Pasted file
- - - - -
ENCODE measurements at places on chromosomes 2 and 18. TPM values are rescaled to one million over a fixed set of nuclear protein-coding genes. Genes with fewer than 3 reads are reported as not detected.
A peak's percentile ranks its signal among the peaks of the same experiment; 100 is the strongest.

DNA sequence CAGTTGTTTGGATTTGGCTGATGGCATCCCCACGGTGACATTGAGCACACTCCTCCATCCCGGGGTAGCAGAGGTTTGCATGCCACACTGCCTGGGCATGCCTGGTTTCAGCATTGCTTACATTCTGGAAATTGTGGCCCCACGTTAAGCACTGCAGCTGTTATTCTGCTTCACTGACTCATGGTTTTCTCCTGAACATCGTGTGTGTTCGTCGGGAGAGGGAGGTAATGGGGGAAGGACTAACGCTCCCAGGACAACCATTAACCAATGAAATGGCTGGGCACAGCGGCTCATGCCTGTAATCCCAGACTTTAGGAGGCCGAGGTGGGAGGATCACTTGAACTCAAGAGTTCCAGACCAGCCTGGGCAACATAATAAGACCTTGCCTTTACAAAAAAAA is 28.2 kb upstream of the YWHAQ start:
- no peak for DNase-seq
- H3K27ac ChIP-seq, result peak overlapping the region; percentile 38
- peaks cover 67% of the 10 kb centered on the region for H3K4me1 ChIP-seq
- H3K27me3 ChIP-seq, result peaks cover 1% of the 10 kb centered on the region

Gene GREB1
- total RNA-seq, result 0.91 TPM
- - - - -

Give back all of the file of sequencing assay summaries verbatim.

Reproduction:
ENCODE measurements at places on chromosomes 2 and 18. TPM values are rescaled to one million over a fixed set of nuclear protein-coding genes. Genes with fewer than 3 reads are reported as not detected.
A peak's percentile ranks its signal among the peaks of the same experiment; 100 is the strongest.

DNA sequence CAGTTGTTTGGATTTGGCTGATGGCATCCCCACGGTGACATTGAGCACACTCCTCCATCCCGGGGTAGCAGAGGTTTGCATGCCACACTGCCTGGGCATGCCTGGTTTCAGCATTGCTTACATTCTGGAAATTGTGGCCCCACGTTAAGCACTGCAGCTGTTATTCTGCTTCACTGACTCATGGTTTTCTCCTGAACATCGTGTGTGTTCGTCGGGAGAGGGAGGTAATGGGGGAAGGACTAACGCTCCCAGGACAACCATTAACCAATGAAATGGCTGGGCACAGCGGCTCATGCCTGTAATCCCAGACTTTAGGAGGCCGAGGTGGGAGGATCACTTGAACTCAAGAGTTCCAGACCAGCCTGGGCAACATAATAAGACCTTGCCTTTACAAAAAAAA is 28.2 kb upstream of the YWHAQ start:
- no peak for DNase-seq
- H3K27ac ChIP-seq, result peak overlapping the region; percentile 38
- peaks cover 67% of the 10 kb centered on the region for H3K4me1 ChIP-seq
- H3K27me3 ChIP-seq, result peaks cover 1% of the 10 kb centered on the region

Gene GREB1
- total RNA-seq, result 0.91 TPM